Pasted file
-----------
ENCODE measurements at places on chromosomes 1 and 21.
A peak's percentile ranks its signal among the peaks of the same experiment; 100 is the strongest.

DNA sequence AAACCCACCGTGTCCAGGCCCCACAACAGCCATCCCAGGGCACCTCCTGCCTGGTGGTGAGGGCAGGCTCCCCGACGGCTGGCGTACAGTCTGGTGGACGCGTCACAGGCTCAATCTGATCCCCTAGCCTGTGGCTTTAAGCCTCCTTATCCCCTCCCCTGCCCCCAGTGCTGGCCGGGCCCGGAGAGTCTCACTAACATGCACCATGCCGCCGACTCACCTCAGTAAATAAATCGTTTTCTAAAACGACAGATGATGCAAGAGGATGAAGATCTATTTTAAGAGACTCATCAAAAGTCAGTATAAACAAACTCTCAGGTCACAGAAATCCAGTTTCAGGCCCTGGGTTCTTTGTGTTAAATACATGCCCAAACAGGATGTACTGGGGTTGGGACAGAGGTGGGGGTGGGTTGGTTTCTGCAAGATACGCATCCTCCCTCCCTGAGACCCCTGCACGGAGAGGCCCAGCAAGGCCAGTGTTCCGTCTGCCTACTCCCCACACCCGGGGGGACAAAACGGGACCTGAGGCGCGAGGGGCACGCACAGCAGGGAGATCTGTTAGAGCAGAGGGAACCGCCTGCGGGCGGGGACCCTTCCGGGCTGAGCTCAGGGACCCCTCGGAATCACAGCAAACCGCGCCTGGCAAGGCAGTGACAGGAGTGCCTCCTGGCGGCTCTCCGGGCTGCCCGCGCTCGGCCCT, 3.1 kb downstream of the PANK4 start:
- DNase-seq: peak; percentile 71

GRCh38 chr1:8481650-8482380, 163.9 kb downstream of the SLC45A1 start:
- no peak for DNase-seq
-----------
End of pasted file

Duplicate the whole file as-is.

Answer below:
ENCODE measurements at places on chromosomes 1 and 21.
A peak's percentile ranks its signal among the peaks of the same experiment; 100 is the strongest.

DNA sequence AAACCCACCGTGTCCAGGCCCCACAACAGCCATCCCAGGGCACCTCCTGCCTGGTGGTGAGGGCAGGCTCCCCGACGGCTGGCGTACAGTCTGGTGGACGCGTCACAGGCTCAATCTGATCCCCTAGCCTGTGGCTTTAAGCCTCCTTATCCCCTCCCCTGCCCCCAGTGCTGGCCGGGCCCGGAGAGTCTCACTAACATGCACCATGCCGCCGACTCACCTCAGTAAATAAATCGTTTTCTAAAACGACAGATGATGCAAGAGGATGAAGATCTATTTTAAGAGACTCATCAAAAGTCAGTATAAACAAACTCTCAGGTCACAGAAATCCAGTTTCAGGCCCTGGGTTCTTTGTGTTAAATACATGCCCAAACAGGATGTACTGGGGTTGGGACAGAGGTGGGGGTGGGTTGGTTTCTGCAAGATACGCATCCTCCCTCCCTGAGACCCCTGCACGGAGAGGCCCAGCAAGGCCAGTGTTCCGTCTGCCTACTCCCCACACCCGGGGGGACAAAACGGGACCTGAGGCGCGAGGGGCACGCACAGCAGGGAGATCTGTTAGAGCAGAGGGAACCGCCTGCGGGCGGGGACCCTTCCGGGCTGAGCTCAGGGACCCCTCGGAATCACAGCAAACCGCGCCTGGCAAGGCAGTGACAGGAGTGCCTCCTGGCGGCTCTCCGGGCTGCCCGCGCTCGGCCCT, 3.1 kb downstream of the PANK4 start:
- DNase-seq: peak; percentile 71

GRCh38 chr1:8481650-8482380, 163.9 kb downstream of the SLC45A1 start:
- no peak for DNase-seq